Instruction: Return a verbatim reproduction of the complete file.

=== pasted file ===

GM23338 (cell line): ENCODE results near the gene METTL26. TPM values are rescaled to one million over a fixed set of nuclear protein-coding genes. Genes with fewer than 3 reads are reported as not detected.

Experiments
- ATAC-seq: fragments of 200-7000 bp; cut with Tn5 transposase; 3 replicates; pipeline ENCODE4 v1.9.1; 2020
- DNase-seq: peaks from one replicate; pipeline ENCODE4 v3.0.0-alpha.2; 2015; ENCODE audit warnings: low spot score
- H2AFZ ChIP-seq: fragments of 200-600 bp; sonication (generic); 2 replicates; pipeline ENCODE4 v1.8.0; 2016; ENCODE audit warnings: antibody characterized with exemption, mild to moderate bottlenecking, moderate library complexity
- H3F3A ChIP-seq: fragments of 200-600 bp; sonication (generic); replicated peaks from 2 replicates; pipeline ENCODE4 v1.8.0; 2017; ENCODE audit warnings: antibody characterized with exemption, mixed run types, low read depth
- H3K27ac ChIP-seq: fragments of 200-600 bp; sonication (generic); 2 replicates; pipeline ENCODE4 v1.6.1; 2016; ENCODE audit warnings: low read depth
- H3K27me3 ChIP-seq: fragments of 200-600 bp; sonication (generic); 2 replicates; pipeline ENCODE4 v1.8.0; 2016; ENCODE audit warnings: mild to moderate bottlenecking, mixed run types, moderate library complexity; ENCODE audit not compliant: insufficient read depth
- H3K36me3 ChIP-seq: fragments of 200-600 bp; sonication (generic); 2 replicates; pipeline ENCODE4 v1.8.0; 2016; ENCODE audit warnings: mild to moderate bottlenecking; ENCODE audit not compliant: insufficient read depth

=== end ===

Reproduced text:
GM23338 (cell line): ENCODE results near the gene METTL26. TPM values are rescaled to one million over a fixed set of nuclear protein-coding genes. Genes with fewer than 3 reads are reported as not detected.

Experiments
- ATAC-seq: fragments of 200-7000 bp; cut with Tn5 transposase; 3 replicates; pipeline ENCODE4 v1.9.1; 2020
- DNase-seq: peaks from one replicate; pipeline ENCODE4 v3.0.0-alpha.2; 2015; ENCODE audit warnings: low spot score
- H2AFZ ChIP-seq: fragments of 200-600 bp; sonication (generic); 2 replicates; pipeline ENCODE4 v1.8.0; 2016; ENCODE audit warnings: antibody characterized with exemption, mild to moderate bottlenecking, moderate library complexity
- H3F3A ChIP-seq: fragments of 200-600 bp; sonication (generic); replicated peaks from 2 replicates; pipeline ENCODE4 v1.8.0; 2017; ENCODE audit warnings: antibody characterized with exemption, mixed run types, low read depth
- H3K27ac ChIP-seq: fragments of 200-600 bp; sonication (generic); 2 replicates; pipeline ENCODE4 v1.6.1; 2016; ENCODE audit warnings: low read depth
- H3K27me3 ChIP-seq: fragments of 200-600 bp; sonication (generic); 2 replicates; pipeline ENCODE4 v1.8.0; 2016; ENCODE audit warnings: mild to moderate bottlenecking, mixed run types, moderate library complexity; ENCODE audit not compliant: insufficient read depth
- H3K36me3 ChIP-seq: fragments of 200-600 bp; sonication (generic); 2 replicates; pipeline ENCODE4 v1.8.0; 2016; ENCODE audit warnings: mild to moderate bottlenecking; ENCODE audit not compliant: insufficient read depth